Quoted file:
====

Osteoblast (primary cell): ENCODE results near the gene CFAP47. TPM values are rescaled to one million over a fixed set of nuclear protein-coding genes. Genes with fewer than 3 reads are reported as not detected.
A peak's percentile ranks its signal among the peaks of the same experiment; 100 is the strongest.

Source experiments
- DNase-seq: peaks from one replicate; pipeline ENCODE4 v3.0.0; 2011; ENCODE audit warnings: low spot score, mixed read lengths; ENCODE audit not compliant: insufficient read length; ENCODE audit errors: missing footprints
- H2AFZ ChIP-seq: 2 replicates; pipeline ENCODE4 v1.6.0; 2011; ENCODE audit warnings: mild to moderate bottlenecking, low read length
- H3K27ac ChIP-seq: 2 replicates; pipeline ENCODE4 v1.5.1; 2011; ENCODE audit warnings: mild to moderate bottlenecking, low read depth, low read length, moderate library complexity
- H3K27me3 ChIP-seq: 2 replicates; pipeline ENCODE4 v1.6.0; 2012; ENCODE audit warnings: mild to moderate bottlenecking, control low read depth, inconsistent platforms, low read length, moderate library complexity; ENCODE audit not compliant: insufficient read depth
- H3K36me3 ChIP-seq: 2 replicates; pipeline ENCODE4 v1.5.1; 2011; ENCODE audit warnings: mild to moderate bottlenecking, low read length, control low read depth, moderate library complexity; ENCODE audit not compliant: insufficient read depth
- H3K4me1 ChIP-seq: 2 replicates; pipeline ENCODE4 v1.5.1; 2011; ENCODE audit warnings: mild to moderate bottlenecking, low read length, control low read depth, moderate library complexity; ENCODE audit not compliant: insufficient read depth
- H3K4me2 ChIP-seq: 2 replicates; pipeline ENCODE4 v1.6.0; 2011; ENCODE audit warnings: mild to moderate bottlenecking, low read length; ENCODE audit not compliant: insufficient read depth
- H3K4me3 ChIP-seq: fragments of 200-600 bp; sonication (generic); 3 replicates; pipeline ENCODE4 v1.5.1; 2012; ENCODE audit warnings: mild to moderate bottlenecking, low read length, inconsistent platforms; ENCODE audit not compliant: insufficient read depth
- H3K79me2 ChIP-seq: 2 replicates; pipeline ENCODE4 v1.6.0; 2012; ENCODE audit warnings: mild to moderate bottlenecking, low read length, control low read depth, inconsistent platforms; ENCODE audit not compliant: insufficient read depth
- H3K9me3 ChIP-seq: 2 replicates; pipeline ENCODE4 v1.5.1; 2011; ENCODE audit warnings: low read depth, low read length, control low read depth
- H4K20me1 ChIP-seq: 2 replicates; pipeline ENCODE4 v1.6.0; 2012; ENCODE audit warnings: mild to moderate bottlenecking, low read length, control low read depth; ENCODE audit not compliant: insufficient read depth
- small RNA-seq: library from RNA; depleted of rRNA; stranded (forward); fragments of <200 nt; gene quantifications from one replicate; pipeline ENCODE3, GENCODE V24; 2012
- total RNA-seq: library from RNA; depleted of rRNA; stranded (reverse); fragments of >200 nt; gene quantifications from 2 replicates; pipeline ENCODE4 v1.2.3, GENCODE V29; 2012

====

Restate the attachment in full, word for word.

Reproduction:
Osteoblast (primary cell): ENCODE results near the gene CFAP47. TPM values are rescaled to one million over a fixed set of nuclear protein-coding genes. Genes with fewer than 3 reads are reported as not detected.
A peak's percentile ranks its signal among the peaks of the same experiment; 100 is the strongest.

Source experiments
- DNase-seq: peaks from one replicate; pipeline ENCODE4 v3.0.0; 2011; ENCODE audit warnings: low spot score, mixed read lengths; ENCODE audit not compliant: insufficient read length; ENCODE audit errors: missing footprints
- H2AFZ ChIP-seq: 2 replicates; pipeline ENCODE4 v1.6.0; 2011; ENCODE audit warnings: mild to moderate bottlenecking, low read length
- H3K27ac ChIP-seq: 2 replicates; pipeline ENCODE4 v1.5.1; 2011; ENCODE audit warnings: mild to moderate bottlenecking, low read depth, low read length, moderate library complexity
- H3K27me3 ChIP-seq: 2 replicates; pipeline ENCODE4 v1.6.0; 2012; ENCODE audit warnings: mild to moderate bottlenecking, control low read depth, inconsistent platforms, low read length, moderate library complexity; ENCODE audit not compliant: insufficient read depth
- H3K36me3 ChIP-seq: 2 replicates; pipeline ENCODE4 v1.5.1; 2011; ENCODE audit warnings: mild to moderate bottlenecking, low read length, control low read depth, moderate library complexity; ENCODE audit not compliant: insufficient read depth
- H3K4me1 ChIP-seq: 2 replicates; pipeline ENCODE4 v1.5.1; 2011; ENCODE audit warnings: mild to moderate bottlenecking, low read length, control low read depth, moderate library complexity; ENCODE audit not compliant: insufficient read depth
- H3K4me2 ChIP-seq: 2 replicates; pipeline ENCODE4 v1.6.0; 2011; ENCODE audit warnings: mild to moderate bottlenecking, low read length; ENCODE audit not compliant: insufficient read depth
- H3K4me3 ChIP-seq: fragments of 200-600 bp; sonication (generic); 3 replicates; pipeline ENCODE4 v1.5.1; 2012; ENCODE audit warnings: mild to moderate bottlenecking, low read length, inconsistent platforms; ENCODE audit not compliant: insufficient read depth
- H3K79me2 ChIP-seq: 2 replicates; pipeline ENCODE4 v1.6.0; 2012; ENCODE audit warnings: mild to moderate bottlenecking, low read length, control low read depth, inconsistent platforms; ENCODE audit not compliant: insufficient read depth
- H3K9me3 ChIP-seq: 2 replicates; pipeline ENCODE4 v1.5.1; 2011; ENCODE audit warnings: low read depth, low read length, control low read depth
- H4K20me1 ChIP-seq: 2 replicates; pipeline ENCODE4 v1.6.0; 2012; ENCODE audit warnings: mild to moderate bottlenecking, low read length, control low read depth; ENCODE audit not compliant: insufficient read depth
- small RNA-seq: library from RNA; depleted of rRNA; stranded (forward); fragments of <200 nt; gene quantifications from one replicate; pipeline ENCODE3, GENCODE V24; 2012
- total RNA-seq: library from RNA; depleted of rRNA; stranded (reverse); fragments of >200 nt; gene quantifications from 2 replicates; pipeline ENCODE4 v1.2.3, GENCODE V29; 2012